On the anniversary of a rally that explicitly sought to "Unite the Right" under a banner of bigotry, we are reminded that it's not enough for people of good will to stand up against hate. We must stand together.
And that sometimes requires hard work to repair relationships that have frayed over time.
Case in point: In the early days of the civil rights movement, Jews and blacks literally stood arm in arm against hate, discrimination, and bigotry. At the Edmund Pettus Bridge in Selma, national director Ben Epstein and the entire leadership of the Anti-Defamation League (ADL) marched alongside the Rev. Dr. Martin Luther King Jr., and other leaders of the movement. Dr. King, in turn, was a staunch supporter of the Jewish people: In a 1958 address to the American Jewish Congress, he said of blacks and Jews: "Our unity is born of our common struggle for centuries, not only to rid ourselves of bondage, but to make oppression of any people by others an impossibility."
Yet as the movement made gains, some in both communities began viewing their former allies with suspicion. Some blacks saw Jewish participation as disingenuous and disempowering. Some Jews, in turn, felt betrayed by such sentiments. Many were dismayed by evidence of lingering racism among Jews and anti-Semitism among blacks.
Meanwhile, the haters and bigots were only too happy to see us fighting among ourselves.
Today, more than ever, we cannot afford to be divided by our differences. In the words of the ADL mission, we must "secure justice and fair treatment to all."
As early as last year, representatives from the ADL Philadelphia office began talking with members of the black community to explore how to rebuild the relationship between the groups. Those discussions led to the establishment of the Black-Jewish Alliance of the ADL.
Just a few months later, the events in Charlottesville added new urgency to those efforts. Even so, we proceeded cautiously. We understood that old resentments could derail attempts at constructive dialogue. We also grappled with the issue of legitimacy: The coalition doesn't claim to speak for the communities at large; our voices are only our own.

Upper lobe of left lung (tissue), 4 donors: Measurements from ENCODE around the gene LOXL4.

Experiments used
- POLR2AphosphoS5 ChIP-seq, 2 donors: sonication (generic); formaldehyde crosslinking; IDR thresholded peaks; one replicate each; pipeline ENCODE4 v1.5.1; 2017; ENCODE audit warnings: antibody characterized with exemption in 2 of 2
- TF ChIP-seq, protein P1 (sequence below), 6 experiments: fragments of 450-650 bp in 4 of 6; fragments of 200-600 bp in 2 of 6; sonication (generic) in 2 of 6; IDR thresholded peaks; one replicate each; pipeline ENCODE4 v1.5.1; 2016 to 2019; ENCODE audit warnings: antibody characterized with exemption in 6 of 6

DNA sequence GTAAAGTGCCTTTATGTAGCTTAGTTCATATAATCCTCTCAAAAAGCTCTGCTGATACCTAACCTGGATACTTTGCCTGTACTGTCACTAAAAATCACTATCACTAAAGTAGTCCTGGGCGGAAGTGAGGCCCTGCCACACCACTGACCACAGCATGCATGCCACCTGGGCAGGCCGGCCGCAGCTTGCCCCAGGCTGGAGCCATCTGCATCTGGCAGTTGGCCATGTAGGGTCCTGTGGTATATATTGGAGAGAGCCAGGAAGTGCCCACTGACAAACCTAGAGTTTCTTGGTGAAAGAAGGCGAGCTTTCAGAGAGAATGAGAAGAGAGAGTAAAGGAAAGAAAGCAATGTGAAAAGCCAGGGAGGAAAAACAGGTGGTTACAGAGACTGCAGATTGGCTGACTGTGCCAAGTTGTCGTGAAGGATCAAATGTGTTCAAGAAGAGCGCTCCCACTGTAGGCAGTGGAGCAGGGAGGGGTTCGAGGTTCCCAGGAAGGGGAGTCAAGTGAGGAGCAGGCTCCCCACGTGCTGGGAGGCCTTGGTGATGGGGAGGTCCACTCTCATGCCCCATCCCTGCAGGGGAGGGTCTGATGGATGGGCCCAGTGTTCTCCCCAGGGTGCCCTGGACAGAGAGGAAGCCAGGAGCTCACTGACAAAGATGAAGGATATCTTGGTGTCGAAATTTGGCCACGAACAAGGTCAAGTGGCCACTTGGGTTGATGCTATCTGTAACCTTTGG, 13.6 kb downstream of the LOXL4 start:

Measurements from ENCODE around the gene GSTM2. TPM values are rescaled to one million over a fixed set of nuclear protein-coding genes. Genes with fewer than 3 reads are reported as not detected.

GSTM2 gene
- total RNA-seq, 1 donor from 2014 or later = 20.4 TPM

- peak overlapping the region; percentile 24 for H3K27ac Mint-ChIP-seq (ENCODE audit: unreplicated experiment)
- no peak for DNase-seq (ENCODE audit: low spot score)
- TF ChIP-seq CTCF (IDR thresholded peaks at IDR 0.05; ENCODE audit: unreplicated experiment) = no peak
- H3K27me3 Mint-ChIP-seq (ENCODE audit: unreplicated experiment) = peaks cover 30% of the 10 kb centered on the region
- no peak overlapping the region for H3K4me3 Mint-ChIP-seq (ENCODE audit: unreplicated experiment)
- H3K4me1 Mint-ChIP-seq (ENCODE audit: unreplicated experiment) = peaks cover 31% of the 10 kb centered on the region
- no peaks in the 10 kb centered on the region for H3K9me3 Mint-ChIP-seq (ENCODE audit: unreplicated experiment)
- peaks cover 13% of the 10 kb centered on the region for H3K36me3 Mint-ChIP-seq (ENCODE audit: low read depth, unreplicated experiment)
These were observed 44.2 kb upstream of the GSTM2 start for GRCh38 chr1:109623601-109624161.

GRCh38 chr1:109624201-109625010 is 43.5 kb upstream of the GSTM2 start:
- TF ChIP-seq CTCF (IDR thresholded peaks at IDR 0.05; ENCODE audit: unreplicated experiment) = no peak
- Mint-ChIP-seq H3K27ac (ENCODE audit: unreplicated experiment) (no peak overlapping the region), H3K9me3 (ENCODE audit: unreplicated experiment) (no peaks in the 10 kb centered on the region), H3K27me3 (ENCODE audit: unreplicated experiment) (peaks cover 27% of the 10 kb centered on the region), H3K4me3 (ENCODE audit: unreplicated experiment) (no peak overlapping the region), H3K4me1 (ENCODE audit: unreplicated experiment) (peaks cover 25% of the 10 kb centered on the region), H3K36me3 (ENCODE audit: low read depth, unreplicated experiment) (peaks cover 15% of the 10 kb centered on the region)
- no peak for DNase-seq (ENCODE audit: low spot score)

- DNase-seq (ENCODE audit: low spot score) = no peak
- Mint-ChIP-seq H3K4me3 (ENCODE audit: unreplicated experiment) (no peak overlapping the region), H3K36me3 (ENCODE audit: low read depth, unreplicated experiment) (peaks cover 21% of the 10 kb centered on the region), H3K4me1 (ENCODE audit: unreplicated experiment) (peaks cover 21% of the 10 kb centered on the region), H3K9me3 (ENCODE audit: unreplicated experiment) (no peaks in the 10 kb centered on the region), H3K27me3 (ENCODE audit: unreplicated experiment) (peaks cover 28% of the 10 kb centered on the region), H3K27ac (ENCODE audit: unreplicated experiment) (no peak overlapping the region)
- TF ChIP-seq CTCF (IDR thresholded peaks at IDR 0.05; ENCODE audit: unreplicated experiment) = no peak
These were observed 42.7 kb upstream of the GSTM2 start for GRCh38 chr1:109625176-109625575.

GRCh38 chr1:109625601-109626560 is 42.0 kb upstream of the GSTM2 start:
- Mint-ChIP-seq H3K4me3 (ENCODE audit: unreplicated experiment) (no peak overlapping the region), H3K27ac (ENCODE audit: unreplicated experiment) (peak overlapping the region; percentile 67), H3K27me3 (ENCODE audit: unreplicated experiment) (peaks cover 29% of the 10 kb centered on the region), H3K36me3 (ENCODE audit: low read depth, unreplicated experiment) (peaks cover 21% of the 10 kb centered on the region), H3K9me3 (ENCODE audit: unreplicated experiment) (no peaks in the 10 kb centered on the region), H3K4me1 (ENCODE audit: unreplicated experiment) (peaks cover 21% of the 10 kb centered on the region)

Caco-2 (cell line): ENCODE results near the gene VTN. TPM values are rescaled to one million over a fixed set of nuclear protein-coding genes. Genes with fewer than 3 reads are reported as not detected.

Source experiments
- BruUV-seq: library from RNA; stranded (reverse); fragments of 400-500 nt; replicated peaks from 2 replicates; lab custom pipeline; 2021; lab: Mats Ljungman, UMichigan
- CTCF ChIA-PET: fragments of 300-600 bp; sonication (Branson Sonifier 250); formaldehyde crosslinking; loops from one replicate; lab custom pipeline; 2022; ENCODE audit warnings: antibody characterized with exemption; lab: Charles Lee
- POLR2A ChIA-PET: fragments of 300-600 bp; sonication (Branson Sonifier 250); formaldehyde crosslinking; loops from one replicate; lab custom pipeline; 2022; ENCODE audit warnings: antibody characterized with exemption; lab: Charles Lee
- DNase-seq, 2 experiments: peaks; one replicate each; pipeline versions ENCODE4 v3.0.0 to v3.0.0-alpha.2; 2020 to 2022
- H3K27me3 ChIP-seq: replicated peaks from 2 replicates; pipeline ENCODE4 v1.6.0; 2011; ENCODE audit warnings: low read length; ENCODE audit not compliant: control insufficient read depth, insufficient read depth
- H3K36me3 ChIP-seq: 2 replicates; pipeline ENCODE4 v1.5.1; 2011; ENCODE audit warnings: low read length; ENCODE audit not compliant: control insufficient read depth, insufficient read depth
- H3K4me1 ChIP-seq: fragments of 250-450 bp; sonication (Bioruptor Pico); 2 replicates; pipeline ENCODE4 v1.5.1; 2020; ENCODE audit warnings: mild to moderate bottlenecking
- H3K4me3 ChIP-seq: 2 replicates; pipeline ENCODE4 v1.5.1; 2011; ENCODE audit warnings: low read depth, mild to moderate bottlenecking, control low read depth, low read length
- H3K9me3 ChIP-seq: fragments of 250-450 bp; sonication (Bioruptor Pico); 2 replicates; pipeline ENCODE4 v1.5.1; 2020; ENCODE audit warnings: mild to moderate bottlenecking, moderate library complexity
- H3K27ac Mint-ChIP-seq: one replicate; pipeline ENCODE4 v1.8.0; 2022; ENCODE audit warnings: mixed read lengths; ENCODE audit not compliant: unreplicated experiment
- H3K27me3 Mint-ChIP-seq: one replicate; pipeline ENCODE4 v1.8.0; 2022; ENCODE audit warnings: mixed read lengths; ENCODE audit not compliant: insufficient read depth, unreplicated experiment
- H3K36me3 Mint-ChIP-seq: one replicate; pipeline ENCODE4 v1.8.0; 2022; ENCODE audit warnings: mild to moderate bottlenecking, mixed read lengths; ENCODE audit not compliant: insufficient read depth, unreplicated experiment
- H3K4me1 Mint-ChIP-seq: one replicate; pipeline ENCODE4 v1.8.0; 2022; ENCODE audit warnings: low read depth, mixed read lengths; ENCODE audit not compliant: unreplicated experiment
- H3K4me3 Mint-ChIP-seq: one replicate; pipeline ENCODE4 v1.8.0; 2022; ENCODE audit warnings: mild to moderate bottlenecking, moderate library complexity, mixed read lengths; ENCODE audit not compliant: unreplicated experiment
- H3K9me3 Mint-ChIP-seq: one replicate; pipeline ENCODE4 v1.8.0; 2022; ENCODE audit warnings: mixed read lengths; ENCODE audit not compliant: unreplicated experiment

How, then, could we make a difference? And where would we begin?
We started with the idea that community comes from shared experience. We initiated a series of conversations called "Sharing Our Stories, Sharing Ourselves" and enlisted houses of worship to help us bring these stories to a wider audience.
The goal of these conversations is simply to help people understand the day-to-day experiences of one another. They are not a platform for people to express political viewpoints or engage in debate.
We ask black and Jewish panelists to describe a time where it felt challenging to be black or Jewish and to share something that makes them feel good about being part of their group. Afterward, the audience breaks into pairs or small groups to share their own stories.
These conversations – empowering, alarming, astonishing, enlightening – have a profound effect on the people telling them and the people hearing them. They end in hugs, tears, and new friendships formed. They would continue for hours if we had time. Perhaps we need to find the time.
We plan to hold more of these conversations in the future, and invite organizations interested in hosting one to contact us through the Philadelphia regional office of the ADL.